>And finally the(y are) obliviousness to the technical and business solutions that already exist to make the experience better instead of going down an endless arms race where nobody wins.

I don't think taking a stance that your solutions are the only ones that work and because no one will accept them, it's an arms race to the bottom is conducive to anything. If anything, that leads directly to your aforementioned arms race to the bottom.

To spin it a different way and benefit your supposed enemy in discourse: Advertising markets worked fine before the two big companies, yeah? The internet still existed? Pages were able to be reached in a fast, easy, egalitarian, and free way, yeah?

Aside from that model being "dead", simply because it's no longer used, why do you believe that this is such an implicitly binary situation of the two companies must exist and be allowed free rampant growth or nothing at all?

I hope that you take this as constructive criticism but it would seem to me, from this exchange, that it's you who's coming to these conversations not willing to listen.


You focused entirely on the companies. That's not the point at all.

Advertising is a core part of the marketing necessary to grow a business and thus a core part of the overall economy. It will always exist and be served by major companies from the sheer size of the total spend, whether it's Google and Facebook or someone else. And advertising is the only model that has paid for the vast majority of commercial content online today, and is incomparable to some time in the past where that didn't exist.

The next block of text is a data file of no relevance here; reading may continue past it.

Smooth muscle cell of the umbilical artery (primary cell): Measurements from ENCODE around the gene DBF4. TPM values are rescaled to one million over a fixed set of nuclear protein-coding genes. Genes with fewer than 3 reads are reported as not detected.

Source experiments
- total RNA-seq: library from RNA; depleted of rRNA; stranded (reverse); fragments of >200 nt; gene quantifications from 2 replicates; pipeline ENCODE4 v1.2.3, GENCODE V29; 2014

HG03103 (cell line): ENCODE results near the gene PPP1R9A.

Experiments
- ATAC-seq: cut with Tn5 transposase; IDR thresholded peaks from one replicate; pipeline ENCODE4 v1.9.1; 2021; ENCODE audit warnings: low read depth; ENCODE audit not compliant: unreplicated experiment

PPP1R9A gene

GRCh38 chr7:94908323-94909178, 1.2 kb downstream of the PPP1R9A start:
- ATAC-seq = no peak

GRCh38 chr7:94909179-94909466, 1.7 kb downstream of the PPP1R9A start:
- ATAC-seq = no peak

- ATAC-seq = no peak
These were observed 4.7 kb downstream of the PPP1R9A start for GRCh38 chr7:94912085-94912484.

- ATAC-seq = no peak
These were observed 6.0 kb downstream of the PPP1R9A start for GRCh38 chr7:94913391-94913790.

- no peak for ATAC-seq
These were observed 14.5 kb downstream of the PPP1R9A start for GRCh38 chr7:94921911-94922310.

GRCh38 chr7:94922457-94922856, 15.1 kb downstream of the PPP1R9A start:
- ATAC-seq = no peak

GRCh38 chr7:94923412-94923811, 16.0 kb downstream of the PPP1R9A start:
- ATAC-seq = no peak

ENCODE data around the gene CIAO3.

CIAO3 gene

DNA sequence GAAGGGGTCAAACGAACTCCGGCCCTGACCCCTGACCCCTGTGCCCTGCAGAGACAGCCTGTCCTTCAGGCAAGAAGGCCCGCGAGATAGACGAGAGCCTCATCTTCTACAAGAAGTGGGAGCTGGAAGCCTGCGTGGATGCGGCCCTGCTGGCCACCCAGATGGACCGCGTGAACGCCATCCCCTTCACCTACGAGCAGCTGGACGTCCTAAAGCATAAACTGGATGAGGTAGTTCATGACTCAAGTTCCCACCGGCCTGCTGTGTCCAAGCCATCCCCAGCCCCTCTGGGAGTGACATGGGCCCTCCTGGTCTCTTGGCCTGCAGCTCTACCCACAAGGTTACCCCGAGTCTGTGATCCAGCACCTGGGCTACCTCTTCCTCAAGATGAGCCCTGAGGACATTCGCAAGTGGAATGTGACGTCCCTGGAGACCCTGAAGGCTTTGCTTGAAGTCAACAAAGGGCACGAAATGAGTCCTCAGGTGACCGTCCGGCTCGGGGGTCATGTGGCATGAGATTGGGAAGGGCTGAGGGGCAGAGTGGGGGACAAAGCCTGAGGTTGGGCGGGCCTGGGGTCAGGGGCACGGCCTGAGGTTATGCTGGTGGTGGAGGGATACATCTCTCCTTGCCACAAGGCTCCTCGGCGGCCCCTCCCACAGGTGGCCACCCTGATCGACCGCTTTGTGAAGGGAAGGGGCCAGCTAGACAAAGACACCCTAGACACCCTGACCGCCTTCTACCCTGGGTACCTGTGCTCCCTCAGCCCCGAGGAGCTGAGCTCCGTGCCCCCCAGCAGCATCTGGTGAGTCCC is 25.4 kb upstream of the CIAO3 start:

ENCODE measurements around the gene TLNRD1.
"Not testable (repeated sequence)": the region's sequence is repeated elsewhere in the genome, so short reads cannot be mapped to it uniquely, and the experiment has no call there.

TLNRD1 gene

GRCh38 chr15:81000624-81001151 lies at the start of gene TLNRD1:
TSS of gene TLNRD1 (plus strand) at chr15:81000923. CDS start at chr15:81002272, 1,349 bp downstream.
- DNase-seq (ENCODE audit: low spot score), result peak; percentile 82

You can search my name if you want the background [1] because I'm not what you assume I am. Regulation and privacy are not the problem, it's the lack of any cooperation and workable solutions. Adtech looks for efficiency, not more workarounds to battle giant corporations like Apple which ignore industry concerns while being contradictory in their own actions.

1. https://news.ycombinator.com/item?id=19593812


Apple claims that their iOS is "Secure By Design". They use that exact phrase. (See https://www.apple.com/business/resources/docs/iOS_Security_O... for example.)

Does this mean anything?


If you read the architecture security documentation, you can see the lengths they have gone to secure the whole system.

The system was built with security as a first principle, not something added after the fact.

Since humans are not perfect, you could say the statement is effectively ‘Security as a Primary Design [Goal]’.


> Following our disclosure, Apple has patched this vulnerability in iOS 12.2.